The process of incoherent averaging (also known as rms, postdetection, scalar, or video averaging) is the averaging of signal samples where no sample timing constraints are used; that is, signal measurement time intervals are not synchronized in any way with the phase of the signal being measured. Think for a moment what the average would be of the noisy pulse signal in Figure 11-1(a) if we didn't in some way synchronize the beginning of the collection of the individual signal sample sets with the beginning of the pulse. The result would be pulses that begin at a different time index in each sample set. The averaging of multiple sample sets would then smear the pulse across the sample set, or just "average the pulse signal away." (For those readers familiar with using oscilloscopes, incoherent averaging would be like trying to view the pulse when the beginning of the scope sweep was not triggered by the signal.) As such, incoherent averaging is not so useful in the time domain.[] In the frequency domain, however, it's a different story because incoherent averaging can provide increased accuracy in measuring relative signal powers. Indeed, incoherent averaging is used in many test instruments, such as spectrum, network, and signal analyzers.

[] The term incoherent averaging is a bit of a misnomer. Averaging a set of data is just that, averaging—we add up a set of data values and divide by the number of samples in the set. Incoherent averaging should probably be called averaging data that's obtained incoherently.

In some analog test equipment, time-domain signals are represented in the frequency domain using a narrowband sweeping filter followed by a power detector. These devices measure signal power as a function of frequency. The power detector is necessary because the sweeping measurement is not synchronized, in time, with the signal being measured. Thus the frequency-domain data represents power only and contains no signal phase information. Although it's too late to improve the input's signal-amplitude-to-noise ratio, incoherent averaging can improve the accuracy of signal power measurements in the presence of noise; that is, if the signal-power spectrum is very noisy, we can reduce the power estimation fluctuations and improve the accuracy of signal-power and noise-power measurements. Figure 11-4(a) illustrates this idea where we see the power (magnitude squared) output of an FFT of a fundamental tone and several tone harmonics buried in background noise. Notice that the noise-power levels in Figure 11-4(a) fluctuate by almost 20 dB about the true average noise power indicated by the dashed line at –19 dB.

Figure 11-4. Results of averaging signal tones plus noise-power spectra: (a) no averaging, N = 1; (b) N = 10; (c) N = 100.

If we take 10 FFTs, average the square of their output magnitudes, and normalize those squared values, we get the power spectrum shown in Figure 11-4(b). Here, we've reduced the variance of the noise in the power spectrum but have not improved the tones' signal-power-to-noise-power ratios; that is, the average noise-power level remains unchanged. Averaging the output magnitudes squared of 100 FFTs results in the spectrum in Figure 11-4(c), which provides a more accurate measure of the relative power levels of the fundamental tone's harmonics.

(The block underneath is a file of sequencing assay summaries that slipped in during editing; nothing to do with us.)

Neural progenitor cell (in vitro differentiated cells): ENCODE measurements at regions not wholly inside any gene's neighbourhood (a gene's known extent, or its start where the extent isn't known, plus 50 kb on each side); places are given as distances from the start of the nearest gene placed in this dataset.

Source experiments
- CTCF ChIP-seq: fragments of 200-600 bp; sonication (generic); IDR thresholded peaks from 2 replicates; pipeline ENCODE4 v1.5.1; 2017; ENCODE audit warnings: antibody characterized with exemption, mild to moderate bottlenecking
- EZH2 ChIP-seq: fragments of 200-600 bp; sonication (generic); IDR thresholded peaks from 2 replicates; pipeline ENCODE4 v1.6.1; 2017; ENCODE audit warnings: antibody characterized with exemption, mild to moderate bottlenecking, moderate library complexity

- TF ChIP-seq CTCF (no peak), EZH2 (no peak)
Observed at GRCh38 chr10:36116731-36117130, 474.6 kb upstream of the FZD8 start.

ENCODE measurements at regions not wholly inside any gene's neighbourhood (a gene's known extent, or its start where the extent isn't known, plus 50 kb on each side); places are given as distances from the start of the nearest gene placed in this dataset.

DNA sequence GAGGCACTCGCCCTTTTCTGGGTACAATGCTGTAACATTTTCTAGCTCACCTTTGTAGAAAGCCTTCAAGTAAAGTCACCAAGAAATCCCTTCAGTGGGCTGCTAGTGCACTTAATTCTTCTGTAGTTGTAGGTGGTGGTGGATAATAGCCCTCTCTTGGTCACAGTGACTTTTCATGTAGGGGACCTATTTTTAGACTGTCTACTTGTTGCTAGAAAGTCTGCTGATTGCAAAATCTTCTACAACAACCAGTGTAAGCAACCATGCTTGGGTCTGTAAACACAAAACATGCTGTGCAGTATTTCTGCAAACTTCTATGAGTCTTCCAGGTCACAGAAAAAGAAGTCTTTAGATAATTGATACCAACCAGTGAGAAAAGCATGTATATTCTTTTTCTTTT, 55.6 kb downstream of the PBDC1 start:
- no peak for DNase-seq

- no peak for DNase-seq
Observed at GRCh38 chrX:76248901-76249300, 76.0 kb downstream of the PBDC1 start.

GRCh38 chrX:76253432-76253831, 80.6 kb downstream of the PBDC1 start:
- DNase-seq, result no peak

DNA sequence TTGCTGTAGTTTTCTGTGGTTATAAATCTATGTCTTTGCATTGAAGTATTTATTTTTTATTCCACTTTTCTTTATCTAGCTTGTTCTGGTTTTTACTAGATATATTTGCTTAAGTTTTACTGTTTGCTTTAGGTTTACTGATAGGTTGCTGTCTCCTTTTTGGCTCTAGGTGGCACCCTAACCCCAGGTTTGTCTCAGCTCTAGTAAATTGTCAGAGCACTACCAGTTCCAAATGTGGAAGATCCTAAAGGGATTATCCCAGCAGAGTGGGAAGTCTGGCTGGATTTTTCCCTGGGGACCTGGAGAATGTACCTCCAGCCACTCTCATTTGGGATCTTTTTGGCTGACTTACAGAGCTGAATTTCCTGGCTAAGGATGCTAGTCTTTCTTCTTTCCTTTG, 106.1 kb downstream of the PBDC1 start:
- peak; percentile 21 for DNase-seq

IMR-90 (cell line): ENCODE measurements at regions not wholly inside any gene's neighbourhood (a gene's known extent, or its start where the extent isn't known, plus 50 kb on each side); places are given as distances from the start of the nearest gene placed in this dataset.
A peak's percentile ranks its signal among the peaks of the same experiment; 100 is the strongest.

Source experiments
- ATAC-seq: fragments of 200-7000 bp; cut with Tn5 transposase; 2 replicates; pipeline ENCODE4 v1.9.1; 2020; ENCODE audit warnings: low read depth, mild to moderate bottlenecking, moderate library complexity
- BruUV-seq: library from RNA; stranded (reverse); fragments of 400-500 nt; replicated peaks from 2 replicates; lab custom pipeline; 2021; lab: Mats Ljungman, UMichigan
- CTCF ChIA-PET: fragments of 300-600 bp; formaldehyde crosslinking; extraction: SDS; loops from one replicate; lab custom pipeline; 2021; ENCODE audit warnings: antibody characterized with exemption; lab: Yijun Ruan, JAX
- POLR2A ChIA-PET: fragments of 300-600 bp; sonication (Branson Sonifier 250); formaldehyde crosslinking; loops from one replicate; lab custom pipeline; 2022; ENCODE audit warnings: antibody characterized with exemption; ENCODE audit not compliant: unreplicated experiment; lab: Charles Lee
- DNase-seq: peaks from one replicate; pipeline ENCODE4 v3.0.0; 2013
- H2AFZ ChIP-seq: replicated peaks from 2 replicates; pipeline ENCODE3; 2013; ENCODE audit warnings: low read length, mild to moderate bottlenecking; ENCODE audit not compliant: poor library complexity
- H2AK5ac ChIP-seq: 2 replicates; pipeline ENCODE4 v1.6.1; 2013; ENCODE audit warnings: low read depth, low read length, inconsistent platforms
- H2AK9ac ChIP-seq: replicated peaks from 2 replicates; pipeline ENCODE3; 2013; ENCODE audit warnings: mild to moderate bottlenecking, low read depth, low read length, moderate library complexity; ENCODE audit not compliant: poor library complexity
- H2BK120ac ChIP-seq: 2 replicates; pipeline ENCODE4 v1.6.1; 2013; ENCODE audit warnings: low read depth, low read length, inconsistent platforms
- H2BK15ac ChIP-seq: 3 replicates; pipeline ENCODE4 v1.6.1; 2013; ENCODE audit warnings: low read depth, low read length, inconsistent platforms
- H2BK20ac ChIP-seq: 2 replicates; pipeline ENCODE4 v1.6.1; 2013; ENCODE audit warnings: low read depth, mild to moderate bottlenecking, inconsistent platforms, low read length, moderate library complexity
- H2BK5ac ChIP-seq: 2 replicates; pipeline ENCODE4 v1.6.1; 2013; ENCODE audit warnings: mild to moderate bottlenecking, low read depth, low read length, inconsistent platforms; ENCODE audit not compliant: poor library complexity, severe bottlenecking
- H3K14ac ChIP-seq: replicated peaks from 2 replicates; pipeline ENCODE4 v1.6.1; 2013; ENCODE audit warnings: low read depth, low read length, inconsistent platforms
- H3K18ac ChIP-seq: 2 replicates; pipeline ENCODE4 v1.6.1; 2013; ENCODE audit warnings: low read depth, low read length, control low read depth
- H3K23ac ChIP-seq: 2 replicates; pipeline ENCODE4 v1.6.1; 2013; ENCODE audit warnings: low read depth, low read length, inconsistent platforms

Just as we arrived at a coherent integration SNR gain expression in Eq. (11-14), we can express an incoherent integration gain, SNRincoh gain, in terms of SNR measured in dB as

Equation (11-17) applies when the quantity being averaged represents the power of a signal. That's why we used the factor of 10 in Eq. (11-17) as opposed to the factor of 20 used in Eq. (11-14).[] We can relate the processing gain effects of Eqs. (11-14) and (11-17) by plotting those expressions in Figure 11-5.

[] Section E.1 of Appendix E explains why the multiplying factor is 10 for signal-power measurements and 20 when dealing with signal-amplitude values.

Figure 11-5. Time-domain amplitude SNR processing gain from Eq. (11-14), and the frequency-domain power SNR processing gain from Eq. (11-17), as functions of N.


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Chapter One. Discrete Sequences and Systems

Chapter Two. Periodic Sampling

Chapter Three. The Discrete Fourier Transform

Chapter Four. The Fast Fourier Transform

Chapter Five. Finite Impulse Response Filters

Chapter Six. Infinite Impulse Response Filters

Chapter Seven. Specialized Lowpass FIR Filters

Chapter Eight. Quadrature Signals

Chapter Nine. The Discrete Hilbert Transform

Chapter Ten. Sample Rate Conversion

Chapter Eleven. Signal Averaging

Chapter Twelve. Digital Data Formats and Their Effects

Chapter Thirteen. Digital Signal Processing Tricks

Appendix A. The Arithmetic of Complex Numbers

Appendix B. Closed Form of a Geometric Series

Appendix C. Time Reversal and the DFT

Appendix D. Mean, Variance, and Standard Deviation

Appendix E. Decibels (dB and dBm)

Appendix F. Digital Filter Terminology

Appendix G. Frequency Sampling Filter Derivations

Appendix H. Frequency Sampling Filter Design Tables

Understanding Digital Signal Processing
Understanding Digital Signal Processing (2nd Edition)
ISBN: 0131089897
EAN: 2147483647
Year: 2004
Pages: 183 © 2008-2020.
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